## § Proof that $Spec(R)$ is a sheaf [TODO ]

- Give topology for $Spec(R)$ by defining the base as $D(f)$ --- sets where $f \in R$ does not vanish.
- Note that the base is closed under intersection: $D(f) \cap D(g) = D(fg)$.
- To check sheaf conditions, suffices to check on the base.
- To the set $D(f)$, we associate the locally ringed space $f^{-1}(R)$. That is, we localize $R$at the multiplicative monoid $S \equiv \{ f^k \}$.
- We need to show that if $D(f) = \cup D(f_i)$, and given solutions within each $D(f_i)$, we need to create a unique solution in $D(f)$.

#### § Reduction 1: Replace $R$ by $R[f^{-1}]$

- We localize at $f$. This allows us to assume that $D(f) = Spec(R)$ [ideal blows up as it contains unit ], and that $f = 1$ [localization makes $f$ into a unit, can rescale? ]
- So we now have that $\{ D(f_i) \}$ cover the spectrum $Spec(R)$. This means that for each point $\mathfrak p$, there is some $f_i$ such that $f_i \not \equiv_\mathfrak p 0$. This means that $f_i \not \in \mathfrak p$.
- Look at ideal $I \equiv (f_1, f_2, \dots, f_n)$. For every prime (maximal) ideal $mathfrak p$ , there is some $f_i$such that $f_i \not in \mathfrak p$. This means that the ideal $I$ is not contained in any maximal ideal, or that $I = R$.
- This immediately means that $1 \in R: = \sum_i f_i a_i \in I$ for arbitrary $a_i \in R$.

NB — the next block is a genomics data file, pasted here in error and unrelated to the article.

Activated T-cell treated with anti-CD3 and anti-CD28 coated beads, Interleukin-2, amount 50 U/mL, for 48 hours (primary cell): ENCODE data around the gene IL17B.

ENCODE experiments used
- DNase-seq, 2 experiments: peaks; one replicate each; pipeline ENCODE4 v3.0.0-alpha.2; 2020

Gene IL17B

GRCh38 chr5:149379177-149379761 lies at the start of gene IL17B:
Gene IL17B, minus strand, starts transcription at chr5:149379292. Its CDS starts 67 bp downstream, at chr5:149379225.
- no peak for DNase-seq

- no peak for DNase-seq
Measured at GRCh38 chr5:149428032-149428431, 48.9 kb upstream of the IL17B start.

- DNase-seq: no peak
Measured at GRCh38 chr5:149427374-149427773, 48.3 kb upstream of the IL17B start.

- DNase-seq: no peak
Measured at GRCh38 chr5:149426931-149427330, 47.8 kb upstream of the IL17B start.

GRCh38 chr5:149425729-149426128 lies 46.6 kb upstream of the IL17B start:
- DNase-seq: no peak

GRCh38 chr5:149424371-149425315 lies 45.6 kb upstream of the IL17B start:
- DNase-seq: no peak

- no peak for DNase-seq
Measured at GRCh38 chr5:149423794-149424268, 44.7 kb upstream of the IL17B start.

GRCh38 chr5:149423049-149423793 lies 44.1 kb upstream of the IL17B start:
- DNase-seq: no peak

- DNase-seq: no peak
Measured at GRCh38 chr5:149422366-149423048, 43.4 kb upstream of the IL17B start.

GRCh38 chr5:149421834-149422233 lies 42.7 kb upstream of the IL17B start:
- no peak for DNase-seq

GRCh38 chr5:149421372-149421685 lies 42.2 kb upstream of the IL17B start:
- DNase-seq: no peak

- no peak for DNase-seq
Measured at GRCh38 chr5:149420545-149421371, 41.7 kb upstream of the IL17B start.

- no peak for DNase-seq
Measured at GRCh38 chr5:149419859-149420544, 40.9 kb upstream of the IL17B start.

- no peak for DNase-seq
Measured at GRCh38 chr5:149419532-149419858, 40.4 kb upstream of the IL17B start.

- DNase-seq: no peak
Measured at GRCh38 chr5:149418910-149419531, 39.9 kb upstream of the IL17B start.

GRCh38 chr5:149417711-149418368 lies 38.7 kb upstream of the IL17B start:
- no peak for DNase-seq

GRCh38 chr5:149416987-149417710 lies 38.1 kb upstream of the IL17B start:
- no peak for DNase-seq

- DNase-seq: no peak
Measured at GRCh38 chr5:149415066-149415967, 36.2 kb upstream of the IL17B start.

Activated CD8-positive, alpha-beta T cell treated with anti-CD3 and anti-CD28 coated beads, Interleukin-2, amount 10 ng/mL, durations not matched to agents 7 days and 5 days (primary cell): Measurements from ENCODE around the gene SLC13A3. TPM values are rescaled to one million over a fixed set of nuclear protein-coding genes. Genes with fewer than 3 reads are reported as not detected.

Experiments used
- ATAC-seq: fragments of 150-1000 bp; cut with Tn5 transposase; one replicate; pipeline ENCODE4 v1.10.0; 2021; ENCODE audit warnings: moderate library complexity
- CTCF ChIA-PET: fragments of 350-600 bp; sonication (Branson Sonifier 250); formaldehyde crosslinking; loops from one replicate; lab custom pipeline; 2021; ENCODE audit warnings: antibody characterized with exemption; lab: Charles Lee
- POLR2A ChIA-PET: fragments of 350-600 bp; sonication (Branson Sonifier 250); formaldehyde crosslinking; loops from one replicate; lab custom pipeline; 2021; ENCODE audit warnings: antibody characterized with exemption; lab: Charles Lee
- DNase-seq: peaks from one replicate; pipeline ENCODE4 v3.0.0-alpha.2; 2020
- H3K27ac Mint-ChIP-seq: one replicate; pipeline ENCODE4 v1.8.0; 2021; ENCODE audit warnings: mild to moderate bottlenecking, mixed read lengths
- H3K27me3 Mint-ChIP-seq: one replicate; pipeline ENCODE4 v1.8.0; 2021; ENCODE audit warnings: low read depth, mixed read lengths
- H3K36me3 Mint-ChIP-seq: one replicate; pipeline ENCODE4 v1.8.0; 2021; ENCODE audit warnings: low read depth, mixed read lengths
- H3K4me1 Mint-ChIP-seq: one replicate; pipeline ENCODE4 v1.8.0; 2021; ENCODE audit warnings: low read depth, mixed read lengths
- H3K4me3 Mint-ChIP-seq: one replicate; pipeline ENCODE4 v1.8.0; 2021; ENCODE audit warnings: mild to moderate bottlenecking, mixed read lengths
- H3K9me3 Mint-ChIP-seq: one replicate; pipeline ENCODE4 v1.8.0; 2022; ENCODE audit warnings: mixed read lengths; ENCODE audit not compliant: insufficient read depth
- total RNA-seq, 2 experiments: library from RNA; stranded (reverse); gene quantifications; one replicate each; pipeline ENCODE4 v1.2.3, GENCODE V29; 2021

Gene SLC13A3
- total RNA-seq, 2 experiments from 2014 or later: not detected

- Recall that in a ring, the sums are all finite, so we can write $1$ as a sum of FINITE number of $f_i$, since only a finite number of terms in the above expression will be nonzero. [ $Spec(R)$ is quasi-compact! ]
- This is a partition of unity of $Spec(R)$.

#### § Separability

- Given $r \in R = O(Spec(R))$, if $r$ is zero in all $D(f_i)$, then $r = 0$ in $R$.
- $R$ being zero in each $D(f_i)$ means that $r = 0$ in $R[f_i^{-1}]$. This means that $f_i^{n_i} r = 0$, because something is zero on localization iff it is killed by the multiplicative set that we are localizing at.
- On the other hand, we also know that $a_1 f_1 + \dots + a_n f_n = 1$ since $D(f_i)$ cover $R$.
- We can replace $f_i$ by $f_i^{n_i}$, since $D(f_i) = D(f_i^{n_i})$. So if the $D(f_i)$ cover $R$, then so too do $D(f_i^{n_i})$.

#### § Check sheaf conditions

- Suppose $r_i/f_i^{n_i} \in R[f_i^{-1}]$ is equal to $r_j/f_j^{n_j}$

#### § References